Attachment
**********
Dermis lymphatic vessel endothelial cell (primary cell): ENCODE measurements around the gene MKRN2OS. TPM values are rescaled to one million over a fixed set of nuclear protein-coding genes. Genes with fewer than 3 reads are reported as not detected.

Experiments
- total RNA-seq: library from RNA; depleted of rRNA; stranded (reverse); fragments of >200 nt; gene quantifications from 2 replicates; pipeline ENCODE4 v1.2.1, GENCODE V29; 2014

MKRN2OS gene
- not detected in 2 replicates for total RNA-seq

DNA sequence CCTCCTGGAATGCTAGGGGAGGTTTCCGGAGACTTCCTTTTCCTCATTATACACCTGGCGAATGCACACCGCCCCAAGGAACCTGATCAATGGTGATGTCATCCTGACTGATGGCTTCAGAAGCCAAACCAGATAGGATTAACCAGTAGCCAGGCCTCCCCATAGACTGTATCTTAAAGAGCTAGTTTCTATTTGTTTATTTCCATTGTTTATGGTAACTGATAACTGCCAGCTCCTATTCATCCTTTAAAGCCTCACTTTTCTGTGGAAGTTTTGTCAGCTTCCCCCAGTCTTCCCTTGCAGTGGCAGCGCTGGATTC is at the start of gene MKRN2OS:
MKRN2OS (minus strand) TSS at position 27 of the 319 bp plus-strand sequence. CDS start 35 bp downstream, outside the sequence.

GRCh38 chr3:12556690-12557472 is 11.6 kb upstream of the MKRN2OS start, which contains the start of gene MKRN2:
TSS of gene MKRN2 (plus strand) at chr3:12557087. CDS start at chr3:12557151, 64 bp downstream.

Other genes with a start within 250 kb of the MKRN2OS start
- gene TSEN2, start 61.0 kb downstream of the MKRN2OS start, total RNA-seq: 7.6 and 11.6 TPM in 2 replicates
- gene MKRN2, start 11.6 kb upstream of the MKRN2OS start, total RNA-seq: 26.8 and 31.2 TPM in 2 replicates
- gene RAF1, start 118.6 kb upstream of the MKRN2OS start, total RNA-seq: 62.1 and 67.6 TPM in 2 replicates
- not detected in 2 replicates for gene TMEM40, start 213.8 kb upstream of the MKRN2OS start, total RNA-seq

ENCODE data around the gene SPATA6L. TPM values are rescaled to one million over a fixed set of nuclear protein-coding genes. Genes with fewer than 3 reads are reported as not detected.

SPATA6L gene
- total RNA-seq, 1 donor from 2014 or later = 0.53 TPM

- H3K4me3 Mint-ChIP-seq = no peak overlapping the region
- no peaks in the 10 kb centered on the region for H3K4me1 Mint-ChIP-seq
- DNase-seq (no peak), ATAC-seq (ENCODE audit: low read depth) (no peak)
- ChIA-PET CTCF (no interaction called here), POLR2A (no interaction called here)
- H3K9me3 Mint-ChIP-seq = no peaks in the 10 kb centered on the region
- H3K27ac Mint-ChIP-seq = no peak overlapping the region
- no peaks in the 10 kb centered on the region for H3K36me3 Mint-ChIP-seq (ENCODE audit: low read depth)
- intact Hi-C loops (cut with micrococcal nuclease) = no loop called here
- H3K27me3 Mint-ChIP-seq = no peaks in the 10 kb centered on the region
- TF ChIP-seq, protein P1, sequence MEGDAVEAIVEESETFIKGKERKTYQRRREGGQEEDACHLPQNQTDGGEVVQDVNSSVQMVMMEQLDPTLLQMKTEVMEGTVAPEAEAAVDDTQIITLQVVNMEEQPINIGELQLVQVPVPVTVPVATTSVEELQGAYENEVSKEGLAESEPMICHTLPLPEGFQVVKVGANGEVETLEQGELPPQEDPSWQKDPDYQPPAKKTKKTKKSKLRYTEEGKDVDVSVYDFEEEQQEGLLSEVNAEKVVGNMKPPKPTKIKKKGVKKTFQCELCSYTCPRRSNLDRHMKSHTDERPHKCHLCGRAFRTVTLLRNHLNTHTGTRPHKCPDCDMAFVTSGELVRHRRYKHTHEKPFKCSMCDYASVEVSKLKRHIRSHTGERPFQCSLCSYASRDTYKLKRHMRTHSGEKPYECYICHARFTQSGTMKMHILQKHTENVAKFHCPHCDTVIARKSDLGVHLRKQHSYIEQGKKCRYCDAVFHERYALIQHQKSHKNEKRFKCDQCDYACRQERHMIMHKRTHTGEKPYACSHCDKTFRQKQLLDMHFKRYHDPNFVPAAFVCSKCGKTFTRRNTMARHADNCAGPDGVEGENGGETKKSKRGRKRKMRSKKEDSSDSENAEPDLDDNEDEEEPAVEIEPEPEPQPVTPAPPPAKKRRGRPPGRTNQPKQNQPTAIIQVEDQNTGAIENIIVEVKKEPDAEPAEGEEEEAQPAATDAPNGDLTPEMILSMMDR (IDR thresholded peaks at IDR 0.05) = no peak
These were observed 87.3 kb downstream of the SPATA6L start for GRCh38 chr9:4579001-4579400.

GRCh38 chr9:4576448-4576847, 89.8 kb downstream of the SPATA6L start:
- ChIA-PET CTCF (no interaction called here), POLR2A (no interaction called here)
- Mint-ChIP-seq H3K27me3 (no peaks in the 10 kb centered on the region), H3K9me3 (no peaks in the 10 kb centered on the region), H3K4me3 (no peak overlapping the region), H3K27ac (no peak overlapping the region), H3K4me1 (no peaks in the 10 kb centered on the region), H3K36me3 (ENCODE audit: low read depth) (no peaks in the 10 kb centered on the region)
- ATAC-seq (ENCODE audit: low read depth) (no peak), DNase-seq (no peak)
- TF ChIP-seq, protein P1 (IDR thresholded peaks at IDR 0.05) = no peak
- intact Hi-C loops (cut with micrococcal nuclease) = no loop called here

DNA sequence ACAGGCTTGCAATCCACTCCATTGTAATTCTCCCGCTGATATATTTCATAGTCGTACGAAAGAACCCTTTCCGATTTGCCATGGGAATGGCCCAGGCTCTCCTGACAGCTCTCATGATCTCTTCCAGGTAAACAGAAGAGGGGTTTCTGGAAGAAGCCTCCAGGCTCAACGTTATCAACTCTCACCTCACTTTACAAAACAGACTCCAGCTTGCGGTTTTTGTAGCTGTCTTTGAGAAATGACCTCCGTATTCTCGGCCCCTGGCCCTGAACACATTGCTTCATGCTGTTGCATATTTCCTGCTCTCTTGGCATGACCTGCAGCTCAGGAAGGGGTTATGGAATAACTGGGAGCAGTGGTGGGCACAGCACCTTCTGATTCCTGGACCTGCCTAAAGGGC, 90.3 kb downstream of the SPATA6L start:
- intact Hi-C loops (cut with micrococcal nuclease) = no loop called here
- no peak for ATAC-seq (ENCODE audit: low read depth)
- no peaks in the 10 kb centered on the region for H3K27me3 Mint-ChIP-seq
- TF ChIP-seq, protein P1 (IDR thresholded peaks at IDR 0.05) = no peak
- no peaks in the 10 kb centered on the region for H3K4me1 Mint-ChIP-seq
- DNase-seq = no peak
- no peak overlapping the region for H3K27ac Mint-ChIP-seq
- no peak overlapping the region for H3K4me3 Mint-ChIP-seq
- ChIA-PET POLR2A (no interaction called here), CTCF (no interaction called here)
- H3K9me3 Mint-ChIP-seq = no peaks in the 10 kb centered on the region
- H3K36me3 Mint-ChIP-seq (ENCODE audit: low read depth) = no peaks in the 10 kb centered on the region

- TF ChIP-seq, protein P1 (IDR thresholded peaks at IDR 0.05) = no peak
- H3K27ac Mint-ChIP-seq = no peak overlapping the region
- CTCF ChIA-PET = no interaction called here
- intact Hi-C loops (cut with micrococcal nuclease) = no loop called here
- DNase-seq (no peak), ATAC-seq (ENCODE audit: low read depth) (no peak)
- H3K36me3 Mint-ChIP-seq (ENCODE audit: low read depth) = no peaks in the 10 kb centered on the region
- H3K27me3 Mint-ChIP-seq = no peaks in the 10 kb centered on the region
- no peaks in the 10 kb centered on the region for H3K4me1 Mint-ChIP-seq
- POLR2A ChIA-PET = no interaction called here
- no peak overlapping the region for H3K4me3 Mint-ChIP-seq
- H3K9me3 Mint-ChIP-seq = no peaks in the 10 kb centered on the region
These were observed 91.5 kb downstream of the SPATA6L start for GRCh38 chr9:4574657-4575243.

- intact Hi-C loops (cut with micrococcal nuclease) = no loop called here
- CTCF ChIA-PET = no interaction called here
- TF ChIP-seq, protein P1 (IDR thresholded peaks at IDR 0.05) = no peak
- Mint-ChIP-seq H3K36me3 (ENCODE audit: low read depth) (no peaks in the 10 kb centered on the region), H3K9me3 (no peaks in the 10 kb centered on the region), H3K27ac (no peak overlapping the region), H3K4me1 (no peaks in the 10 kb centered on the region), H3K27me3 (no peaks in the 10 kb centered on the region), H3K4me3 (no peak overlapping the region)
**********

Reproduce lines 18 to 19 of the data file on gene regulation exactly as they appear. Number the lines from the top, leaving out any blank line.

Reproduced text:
- H3K4me3 Mint-ChIP-seq = no peak overlapping the region
- no peaks in the 10 kb centered on the region for H3K4me1 Mint-ChIP-seq